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  • A hacker claims to have stolen the personal information of 100 million T-Mobile customers.
  • Motherboard was able to see a sample of this information and verify its accuracy.
  • T-Mobile has confirmed the hack but doesn’t know the extent of damage it caused.

Update: August 17, 2021 (12:58 AM ET): T-Mobile has confirmed that “some” unauthorized access to its data did occur. However, the carrier has not yet determined is any personal customer data was compromised.

“We are confident that the entry point used to gain access has been closed, and we are continuing our deep technical review of the situation across our systems to identify the nature of any data that was illegally accessed,” the company wrote in a statement posted to its website.

T-Mobile says it cannot confirm the reported number of records affected as its investigation will take some time. The firm has promised to “proactively communicate” with customers once it has more details about the hack.

Original article: August 16, 2021 (1:26 AM ET): A massive data breach may have exposed the sensitive personal information of as many as 100 million T-Mobile customers. The information reportedly includes people’s social security numbers, phone numbers, physical addresses, IMEI numbers, and driver’s licenses.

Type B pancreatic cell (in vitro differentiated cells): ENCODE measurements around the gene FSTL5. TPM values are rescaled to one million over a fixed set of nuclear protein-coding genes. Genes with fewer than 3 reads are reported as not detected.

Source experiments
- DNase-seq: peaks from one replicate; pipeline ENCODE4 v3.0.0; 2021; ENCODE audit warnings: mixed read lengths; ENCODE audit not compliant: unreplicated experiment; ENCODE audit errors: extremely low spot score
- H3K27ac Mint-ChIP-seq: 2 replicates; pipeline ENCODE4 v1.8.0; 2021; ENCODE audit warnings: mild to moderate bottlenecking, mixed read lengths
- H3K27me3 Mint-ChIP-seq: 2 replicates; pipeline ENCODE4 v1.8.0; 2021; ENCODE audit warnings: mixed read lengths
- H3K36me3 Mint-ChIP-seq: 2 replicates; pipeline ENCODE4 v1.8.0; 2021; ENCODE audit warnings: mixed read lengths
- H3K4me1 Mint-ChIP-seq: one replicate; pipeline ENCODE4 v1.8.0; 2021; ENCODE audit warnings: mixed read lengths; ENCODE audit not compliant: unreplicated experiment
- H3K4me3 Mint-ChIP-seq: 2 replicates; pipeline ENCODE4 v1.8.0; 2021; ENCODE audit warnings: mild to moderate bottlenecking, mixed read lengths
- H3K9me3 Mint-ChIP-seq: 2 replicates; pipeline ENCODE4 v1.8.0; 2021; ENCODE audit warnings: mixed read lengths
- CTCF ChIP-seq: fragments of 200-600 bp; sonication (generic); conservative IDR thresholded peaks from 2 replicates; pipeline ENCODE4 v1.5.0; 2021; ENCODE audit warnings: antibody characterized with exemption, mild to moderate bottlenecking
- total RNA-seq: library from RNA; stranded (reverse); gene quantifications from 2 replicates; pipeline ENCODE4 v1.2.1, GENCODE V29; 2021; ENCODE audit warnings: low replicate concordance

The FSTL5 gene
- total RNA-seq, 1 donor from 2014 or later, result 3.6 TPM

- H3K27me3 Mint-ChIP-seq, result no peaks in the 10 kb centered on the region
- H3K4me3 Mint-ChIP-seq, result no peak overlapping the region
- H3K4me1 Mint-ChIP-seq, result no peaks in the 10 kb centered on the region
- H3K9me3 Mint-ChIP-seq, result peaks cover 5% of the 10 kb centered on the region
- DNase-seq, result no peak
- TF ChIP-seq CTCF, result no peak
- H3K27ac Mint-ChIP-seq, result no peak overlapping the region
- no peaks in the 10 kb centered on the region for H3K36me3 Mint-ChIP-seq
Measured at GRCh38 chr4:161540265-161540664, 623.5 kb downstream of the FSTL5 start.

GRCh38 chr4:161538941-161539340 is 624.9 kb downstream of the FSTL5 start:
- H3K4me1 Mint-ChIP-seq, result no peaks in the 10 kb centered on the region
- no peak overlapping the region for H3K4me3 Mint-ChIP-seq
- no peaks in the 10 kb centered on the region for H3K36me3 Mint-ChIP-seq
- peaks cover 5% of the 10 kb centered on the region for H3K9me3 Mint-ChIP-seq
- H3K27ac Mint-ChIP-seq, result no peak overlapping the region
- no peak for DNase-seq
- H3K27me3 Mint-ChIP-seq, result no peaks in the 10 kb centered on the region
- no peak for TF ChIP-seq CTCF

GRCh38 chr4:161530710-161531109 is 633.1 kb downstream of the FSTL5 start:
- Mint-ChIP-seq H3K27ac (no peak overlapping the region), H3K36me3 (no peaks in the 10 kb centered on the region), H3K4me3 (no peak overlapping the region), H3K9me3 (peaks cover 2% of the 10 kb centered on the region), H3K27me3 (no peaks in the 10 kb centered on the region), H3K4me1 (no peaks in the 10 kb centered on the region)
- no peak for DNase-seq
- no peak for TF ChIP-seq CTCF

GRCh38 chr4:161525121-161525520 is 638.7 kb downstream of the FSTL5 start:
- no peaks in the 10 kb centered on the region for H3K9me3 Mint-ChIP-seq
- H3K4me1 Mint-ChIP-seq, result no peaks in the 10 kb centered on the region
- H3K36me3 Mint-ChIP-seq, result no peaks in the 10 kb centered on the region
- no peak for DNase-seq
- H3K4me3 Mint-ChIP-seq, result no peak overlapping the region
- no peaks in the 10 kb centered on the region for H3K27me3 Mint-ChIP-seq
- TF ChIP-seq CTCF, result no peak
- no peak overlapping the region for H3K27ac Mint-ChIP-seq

According to Motherboard, the hacker claims to have obtained the information from multiple T-Mobile servers. The publication has seen samples of the data and confirms that it contains accurate details about T-Mobile users.

The hacker is also looking to make a pretty penny by selling this huge trove of personal data on an underground forum. The asking price is six bitcoins, which amounts to around $270,000, for a subset of data of 30 million T-Mobile customers.

“I think they already found out because we lost access to the backdoored servers,” the sellers told Motherboard, referring to T-Mobile’s actions against the breach. However, the hacker claims to have already downloaded the customer data locally. “It’s backed up in multiple places,” they said.

Related: How to cancel T-Mobile services

Meanwhile, T-Mobile has started investigating the matter. The company issued the following statement in response to the alleged hack:

We are aware of claims made in an underground forum and have been actively investigating their validity. We do not have any additional information to share at this time.

It’s unclear what’ll happen to the stolen data of millions of T-Mobile users. If it ends up being sold, it could potentially harm all the affected users and also spark lawsuits against T-Mobile.

We’ll update this article if T-Mobile confirms the hack or shares any other information about it.